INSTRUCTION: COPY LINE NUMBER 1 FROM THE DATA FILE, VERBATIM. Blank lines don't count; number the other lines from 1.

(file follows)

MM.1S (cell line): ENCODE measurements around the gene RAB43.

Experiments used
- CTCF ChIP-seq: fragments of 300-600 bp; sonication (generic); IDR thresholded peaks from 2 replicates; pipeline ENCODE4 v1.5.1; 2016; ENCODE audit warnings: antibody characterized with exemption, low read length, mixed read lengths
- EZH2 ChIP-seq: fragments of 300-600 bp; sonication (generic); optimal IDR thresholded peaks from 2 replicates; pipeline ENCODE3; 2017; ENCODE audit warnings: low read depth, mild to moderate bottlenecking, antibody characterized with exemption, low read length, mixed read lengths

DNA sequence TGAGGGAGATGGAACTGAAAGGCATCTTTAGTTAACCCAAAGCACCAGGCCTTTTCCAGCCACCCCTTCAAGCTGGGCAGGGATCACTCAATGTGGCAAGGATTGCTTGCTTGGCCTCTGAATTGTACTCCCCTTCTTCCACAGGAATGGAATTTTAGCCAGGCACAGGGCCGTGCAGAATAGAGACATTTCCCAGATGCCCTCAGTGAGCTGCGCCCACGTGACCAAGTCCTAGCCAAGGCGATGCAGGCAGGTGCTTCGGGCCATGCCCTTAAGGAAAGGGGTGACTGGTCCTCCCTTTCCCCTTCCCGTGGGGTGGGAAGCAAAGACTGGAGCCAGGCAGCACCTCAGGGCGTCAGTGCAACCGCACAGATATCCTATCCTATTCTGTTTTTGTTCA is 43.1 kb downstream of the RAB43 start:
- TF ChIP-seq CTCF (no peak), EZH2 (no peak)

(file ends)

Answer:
MM.1S (cell line): ENCODE measurements around the gene RAB43.